• Inquiry Learning 1.0
    • Upon returning from our haerenga, we set about creating an Inquiry Model for Pāroa School. We really liked the simplicity of the Red Beach model, but knew that ours had to reflect the culture of our kura.
    • It was here that we ran into our first obstacle.
    • How would “Get It, Sort It, Use It” translate into our Rumaki classrooms? How did that model relate to a traditional method of problem-solving?
    • Some consultation, some passionate debate, and a few tears later:
  • Te Ohonga Ake Awakening Te Aranga Ake Awareness Te Mohiotanga Knowing Te Maramatanga Wisdom Te Kōkiritanga Action Te Hurihuringa Reflection
  • Term 1, 2009
    • So... we had a model, but what to do with it?
    • How could we best introduce this model to our staff without inciting fear and rioting?
    • Our solution was the creation of a toolbox of Thinking Tools and Strategies which would support the model and streamline implementation.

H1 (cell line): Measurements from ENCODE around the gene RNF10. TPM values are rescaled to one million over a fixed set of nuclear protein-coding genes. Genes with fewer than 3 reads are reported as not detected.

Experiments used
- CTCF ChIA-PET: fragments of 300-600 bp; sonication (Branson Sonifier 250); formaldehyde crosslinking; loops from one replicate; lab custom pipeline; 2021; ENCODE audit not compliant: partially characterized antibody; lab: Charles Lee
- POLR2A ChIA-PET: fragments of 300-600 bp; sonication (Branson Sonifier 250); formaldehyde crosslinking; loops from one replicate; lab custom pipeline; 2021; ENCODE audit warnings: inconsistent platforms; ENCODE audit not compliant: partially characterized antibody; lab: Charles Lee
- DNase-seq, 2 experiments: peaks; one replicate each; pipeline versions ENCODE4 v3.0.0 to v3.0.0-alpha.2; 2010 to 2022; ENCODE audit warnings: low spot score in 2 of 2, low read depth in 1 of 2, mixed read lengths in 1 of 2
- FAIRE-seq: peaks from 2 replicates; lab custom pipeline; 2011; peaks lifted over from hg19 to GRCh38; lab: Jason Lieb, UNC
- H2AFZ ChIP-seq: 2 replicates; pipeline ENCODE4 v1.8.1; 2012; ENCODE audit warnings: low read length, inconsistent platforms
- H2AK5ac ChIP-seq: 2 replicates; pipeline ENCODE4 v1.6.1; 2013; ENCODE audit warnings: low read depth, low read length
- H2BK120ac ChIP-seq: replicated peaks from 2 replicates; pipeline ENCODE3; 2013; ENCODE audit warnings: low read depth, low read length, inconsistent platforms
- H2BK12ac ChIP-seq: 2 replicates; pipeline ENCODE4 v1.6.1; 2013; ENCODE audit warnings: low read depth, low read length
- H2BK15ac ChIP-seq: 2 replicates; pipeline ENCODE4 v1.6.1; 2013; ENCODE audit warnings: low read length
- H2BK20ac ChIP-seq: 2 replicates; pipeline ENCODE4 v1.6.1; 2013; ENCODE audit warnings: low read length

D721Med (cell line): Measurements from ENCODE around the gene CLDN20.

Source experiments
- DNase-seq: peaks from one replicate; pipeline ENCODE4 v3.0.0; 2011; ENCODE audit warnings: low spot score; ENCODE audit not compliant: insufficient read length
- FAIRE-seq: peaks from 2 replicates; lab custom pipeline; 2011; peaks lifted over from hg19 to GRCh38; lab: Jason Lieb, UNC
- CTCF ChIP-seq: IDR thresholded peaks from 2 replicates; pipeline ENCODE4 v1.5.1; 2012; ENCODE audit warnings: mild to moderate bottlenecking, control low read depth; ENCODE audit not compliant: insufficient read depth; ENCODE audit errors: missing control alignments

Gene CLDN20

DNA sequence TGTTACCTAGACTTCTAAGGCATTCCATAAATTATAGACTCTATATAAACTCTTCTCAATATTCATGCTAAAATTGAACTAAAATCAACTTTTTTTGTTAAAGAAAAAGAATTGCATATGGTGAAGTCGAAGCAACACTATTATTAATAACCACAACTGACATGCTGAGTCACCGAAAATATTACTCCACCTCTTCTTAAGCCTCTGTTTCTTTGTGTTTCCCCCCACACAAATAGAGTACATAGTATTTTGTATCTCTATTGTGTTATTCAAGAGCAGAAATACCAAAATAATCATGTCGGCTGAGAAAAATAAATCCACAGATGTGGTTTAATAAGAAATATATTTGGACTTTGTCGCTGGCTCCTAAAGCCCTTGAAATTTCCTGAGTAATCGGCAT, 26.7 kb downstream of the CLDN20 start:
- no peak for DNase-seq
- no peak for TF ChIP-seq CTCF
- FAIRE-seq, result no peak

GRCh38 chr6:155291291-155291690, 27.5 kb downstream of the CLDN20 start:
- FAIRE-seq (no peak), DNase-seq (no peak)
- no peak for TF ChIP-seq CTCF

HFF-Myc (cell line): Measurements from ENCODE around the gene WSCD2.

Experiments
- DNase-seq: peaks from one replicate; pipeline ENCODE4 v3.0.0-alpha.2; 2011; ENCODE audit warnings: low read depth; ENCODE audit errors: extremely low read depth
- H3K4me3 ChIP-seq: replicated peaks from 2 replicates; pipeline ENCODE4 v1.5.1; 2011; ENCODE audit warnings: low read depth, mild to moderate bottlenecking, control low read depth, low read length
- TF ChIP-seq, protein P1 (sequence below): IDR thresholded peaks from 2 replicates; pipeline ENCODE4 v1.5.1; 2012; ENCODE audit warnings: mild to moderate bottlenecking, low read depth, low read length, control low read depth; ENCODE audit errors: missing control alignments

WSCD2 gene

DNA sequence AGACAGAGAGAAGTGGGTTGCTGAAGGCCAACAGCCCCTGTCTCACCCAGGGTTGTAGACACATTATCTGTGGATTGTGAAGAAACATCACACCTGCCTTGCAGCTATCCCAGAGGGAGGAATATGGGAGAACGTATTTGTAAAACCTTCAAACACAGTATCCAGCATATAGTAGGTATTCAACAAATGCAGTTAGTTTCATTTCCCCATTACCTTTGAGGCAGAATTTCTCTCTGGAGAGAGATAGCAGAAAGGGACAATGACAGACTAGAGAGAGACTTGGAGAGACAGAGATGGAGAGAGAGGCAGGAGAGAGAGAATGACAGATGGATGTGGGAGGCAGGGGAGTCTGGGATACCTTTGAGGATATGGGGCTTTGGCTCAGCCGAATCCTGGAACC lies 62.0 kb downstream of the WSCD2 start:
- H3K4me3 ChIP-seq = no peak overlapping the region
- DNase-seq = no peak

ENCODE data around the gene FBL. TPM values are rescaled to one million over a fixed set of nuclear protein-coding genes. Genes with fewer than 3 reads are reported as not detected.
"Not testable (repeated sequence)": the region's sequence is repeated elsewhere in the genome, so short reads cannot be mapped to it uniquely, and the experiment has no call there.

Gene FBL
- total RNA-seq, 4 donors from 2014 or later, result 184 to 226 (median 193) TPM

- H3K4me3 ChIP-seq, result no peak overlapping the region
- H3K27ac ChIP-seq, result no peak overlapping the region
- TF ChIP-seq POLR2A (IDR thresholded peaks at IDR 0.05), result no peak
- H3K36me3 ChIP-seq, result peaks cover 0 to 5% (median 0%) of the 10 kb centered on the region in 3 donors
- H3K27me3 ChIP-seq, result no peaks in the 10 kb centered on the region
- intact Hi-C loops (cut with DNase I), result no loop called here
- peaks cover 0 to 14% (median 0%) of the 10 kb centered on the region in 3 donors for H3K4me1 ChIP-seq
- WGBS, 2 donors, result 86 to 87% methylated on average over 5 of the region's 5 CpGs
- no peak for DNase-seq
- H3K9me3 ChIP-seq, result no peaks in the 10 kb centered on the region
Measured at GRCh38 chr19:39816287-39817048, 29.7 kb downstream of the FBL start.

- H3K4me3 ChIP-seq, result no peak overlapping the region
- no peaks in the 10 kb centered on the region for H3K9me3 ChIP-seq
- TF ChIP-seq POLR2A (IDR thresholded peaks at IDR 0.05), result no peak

• Teachers Thinking Strategies & Tools ICTs Outcomes           ž     The computer is used on a daily basis for modelling and administration Understandings of: Developing skills: Word   ž     Teacher and student files are stored in a systematic way. Fogarty's Intellects Digital camera Paint   ž     Thinking tools & ICTs are introduced, understood and used across the school. Use of Fogarty's Intellects in planning and student activities Data projector Umajin   ž     ICTs are used for planning, assessment, presenting and reporting Developing student understandings of the levels of Fogarty's Wikis/Blogs Movie Maker   ž     Thinking and ICT cultures are developed in the classroom Graphic Organisers (as below) School network Audactity   ž     Teachers are skilled in using the ICTs and software used by students (below) Thinkers Keys MUSAC Classroom Manager Photo Story 3     De Bono’s Hats e-asTTle Photo Filtre     Habits of Mind Internet PowerPoint     Questioning Outlook Google Docs                           Students Fogarty's Intellect Graphic Organisers Thinkers Keys De Bono’s Hats Questioning Habits of Mind ICTs Input Process Output Mainstream Rumaki   Junior   List Compare Evaluate Sorting Square Alphabet White Who, What, Where, When, Which, How? Who, What, Where, When, Which, How? Persisting Digital camera Name Contrast Imagine PMI What If Red Open and Closed questions Past, Present, Future tenses when asking questions Managing Impulsivity Paint Count Sort Predict Y Chart Brainstorming green   How? (pehea) Wonderment & awe Creating and Saving Recite Sequence If/Then T Chart         Gathering data through all senses Comic Life   Reason             Finding humour Word Middle + + + + + + + + Striving for accuracy Data projector Identify Inference Generalise Bubble maps Question Yellow 7 Servants: include Why? 7 Servants: include Why? Questioning PowerPoint Describe Classify Judge KWHL Reverse Black Fat and Skinny questions Fat and Skinny questions Listening with … PhotoStory 3 Select Infer Forecast Cause and effect Commonality   Question Matrix Question Matrix Working with others Umajin Match Distinguish   Flow chart           Photo Filtre       Venn Diagram           Outlook Senior + + + + + + + + Thinking about thinking Internet search Scan Analyse Apply a Principle Tree Alternative Blue Question Matrix Question Matrix Think flexibly Movie Maker Define Synthesise Hypothesise Tournament prioritiser Interpretation       Create and innovate Audacity Observe Make Analogies Speculate SWOT BAR       Use past knowledge Wiki / Blog     Idealise Mind Map Prediction         Google Docs